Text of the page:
Alelo Online Cultural Training Increases Fourfold During the COVID-19 Pandemic

Recent usage reports from the U.S. Government show a significant increase in the usage of Alelo immersive cultural training courses during the COVID-19 pandemic. Enrollments by Department of Defense (DoD) personnel (uniformed and civilian) increased fourfold from 3,011 in February to 12,142 in April. This pushes the total number of learners who have used Alelo government training products alone to well over 500,000.

The immediate cause for the increase was the U.S. Government’s shift to telework. Travel restrictions may also have been a factor, making it difficult for Government personnel to attend in-person training sessions. International travel in particular is now highly restricted, making it difficult for people to experience foreign cultures firsthand.

Alelo’s virtual cultural training offers the benefits of experiential learning, without requiring learners to travel to remote destinations. Learners practice their cultural skills in interactive scenarios in which animated avatars play the roles of foreign nationals. Learners must demonstrate their mastery of cross-cultural skills in order to complete the scenarios successfully. They can practice as much as they want in a safe environment, without fear of making mistakes or embarrassing themselves.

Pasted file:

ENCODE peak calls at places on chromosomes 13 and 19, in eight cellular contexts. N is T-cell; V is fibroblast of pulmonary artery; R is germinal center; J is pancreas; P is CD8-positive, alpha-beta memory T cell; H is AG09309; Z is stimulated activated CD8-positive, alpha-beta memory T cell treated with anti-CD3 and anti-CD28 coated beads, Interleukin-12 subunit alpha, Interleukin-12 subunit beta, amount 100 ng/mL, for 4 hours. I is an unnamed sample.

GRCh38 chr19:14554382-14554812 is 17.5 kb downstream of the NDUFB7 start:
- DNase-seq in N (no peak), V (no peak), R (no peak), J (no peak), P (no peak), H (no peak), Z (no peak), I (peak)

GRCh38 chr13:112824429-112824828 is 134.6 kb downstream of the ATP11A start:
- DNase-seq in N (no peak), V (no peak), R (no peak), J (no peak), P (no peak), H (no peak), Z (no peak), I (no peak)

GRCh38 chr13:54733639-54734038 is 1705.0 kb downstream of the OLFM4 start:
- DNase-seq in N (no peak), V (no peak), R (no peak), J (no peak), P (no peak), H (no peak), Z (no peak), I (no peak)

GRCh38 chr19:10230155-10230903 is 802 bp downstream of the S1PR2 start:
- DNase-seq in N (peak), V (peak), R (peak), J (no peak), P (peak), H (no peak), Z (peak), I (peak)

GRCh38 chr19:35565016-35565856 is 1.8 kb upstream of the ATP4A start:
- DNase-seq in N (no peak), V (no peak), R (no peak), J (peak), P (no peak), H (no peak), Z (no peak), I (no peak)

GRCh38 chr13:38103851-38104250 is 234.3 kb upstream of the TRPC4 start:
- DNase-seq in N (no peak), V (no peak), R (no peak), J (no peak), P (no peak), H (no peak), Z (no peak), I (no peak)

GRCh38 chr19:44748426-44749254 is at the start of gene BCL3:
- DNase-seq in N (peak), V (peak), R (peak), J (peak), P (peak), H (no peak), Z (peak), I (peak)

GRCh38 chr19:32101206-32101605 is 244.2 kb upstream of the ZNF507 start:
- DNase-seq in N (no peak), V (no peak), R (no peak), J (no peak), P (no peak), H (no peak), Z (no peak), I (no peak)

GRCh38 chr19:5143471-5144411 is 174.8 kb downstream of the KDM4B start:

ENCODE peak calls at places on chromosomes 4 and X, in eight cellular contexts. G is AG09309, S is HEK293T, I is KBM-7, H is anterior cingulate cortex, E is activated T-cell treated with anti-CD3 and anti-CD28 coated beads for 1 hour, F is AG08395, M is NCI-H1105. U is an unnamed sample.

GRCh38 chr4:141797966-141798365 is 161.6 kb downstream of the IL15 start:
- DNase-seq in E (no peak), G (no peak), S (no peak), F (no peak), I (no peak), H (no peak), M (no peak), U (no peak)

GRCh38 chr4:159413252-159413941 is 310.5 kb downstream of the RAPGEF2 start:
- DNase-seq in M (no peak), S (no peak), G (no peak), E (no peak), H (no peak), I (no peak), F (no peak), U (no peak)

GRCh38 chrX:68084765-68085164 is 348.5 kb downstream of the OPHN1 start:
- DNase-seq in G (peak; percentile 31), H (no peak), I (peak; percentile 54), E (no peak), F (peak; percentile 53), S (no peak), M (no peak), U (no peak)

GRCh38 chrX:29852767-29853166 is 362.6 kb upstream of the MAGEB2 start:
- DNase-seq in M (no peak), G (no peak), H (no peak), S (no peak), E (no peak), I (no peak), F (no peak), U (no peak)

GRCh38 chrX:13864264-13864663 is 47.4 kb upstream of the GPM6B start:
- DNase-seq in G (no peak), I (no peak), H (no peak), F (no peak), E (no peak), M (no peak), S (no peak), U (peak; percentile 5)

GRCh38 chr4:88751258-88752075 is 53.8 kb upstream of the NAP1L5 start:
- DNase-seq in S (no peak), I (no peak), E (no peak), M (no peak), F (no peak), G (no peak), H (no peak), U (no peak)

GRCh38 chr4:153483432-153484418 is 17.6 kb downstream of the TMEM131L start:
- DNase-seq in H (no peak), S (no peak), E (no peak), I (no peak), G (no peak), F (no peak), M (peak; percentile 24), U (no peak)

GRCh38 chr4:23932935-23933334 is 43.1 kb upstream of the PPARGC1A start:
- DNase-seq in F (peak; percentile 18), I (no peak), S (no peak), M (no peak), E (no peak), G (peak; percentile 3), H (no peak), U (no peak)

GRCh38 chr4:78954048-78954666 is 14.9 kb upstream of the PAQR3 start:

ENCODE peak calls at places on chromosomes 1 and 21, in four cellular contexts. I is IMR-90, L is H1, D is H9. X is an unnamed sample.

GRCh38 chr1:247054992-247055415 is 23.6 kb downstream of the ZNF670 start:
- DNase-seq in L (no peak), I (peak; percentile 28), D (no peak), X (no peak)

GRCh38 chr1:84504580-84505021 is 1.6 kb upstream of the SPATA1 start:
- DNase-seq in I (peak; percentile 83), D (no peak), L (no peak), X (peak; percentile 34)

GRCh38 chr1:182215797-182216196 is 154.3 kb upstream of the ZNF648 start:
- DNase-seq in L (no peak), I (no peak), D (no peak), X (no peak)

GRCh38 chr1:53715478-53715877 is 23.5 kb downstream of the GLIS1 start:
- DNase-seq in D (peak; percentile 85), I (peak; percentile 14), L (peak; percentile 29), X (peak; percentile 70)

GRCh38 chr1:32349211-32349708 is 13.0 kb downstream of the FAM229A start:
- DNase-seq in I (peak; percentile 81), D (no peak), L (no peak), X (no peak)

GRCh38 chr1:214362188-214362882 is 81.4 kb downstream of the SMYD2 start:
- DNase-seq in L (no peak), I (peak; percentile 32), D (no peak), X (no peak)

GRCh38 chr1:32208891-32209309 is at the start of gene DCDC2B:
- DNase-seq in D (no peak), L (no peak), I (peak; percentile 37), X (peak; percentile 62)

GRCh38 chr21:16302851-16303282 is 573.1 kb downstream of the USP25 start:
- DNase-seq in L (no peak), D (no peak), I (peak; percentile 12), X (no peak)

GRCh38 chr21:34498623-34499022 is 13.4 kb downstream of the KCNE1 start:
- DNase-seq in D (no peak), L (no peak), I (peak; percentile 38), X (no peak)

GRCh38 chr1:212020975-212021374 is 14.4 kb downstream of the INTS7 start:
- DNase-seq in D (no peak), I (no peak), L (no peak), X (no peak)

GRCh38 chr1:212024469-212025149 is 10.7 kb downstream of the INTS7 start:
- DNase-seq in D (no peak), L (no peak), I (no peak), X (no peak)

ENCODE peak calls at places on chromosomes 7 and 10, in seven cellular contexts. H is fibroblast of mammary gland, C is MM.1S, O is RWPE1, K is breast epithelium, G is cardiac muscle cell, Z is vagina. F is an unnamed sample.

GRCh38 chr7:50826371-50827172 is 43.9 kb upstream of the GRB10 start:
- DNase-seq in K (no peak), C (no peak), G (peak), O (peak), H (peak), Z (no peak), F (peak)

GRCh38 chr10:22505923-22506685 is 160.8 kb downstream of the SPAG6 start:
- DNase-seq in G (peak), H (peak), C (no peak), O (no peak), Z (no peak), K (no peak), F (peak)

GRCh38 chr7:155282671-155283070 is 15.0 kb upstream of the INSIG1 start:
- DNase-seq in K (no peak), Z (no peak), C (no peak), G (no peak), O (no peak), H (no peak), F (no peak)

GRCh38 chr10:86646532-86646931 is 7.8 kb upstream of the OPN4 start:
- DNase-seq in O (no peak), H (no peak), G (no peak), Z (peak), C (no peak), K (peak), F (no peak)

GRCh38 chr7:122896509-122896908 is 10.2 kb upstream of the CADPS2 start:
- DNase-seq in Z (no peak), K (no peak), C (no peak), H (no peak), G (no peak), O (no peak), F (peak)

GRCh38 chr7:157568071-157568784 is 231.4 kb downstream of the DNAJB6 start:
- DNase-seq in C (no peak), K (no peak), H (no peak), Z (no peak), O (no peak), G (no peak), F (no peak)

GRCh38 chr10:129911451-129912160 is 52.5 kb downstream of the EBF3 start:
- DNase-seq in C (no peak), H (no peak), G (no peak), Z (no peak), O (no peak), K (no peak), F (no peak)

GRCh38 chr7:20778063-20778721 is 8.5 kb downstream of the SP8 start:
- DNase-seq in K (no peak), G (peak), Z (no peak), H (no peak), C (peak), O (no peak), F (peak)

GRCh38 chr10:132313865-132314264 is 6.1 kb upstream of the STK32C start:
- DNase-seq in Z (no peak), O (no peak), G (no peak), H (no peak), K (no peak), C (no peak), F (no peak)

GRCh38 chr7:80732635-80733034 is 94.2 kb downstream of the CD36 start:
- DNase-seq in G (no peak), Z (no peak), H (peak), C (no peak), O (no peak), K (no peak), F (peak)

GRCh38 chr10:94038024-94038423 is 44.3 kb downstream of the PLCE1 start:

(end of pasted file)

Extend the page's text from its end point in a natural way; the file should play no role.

Alelo has developed immersive cultural training courses for the U.S. Government for over 90 countries around the world. Over 130,000 DoD personnel have completed one or more training modules to date. Fourteen modules have become required pre-deployment training per COCOM (Combatant Command) requirements.

Even as Government work-at-home orders are lifted, we continue to see increased enrollments. This suggests that the increase in usage is not a temporary phenomenon, but will persist even after the COVID-19 pandemic is over.

Looking ahead, we see the increase in online cultural training as part of a broader pattern. The sudden shift to work at home has forced people to seek alternatives to in-person training. People take advantage of the time sheltered at home to learn new skills. This demand for training is met not just by instructor-led courses that have been shifted to online videoconference format, but also by courses that use technology in new ways.  Options that learners can use for free have been particularly attractive. COVID-19 will disrupt in-person training for some time to come, allowing new online training methods to become established.

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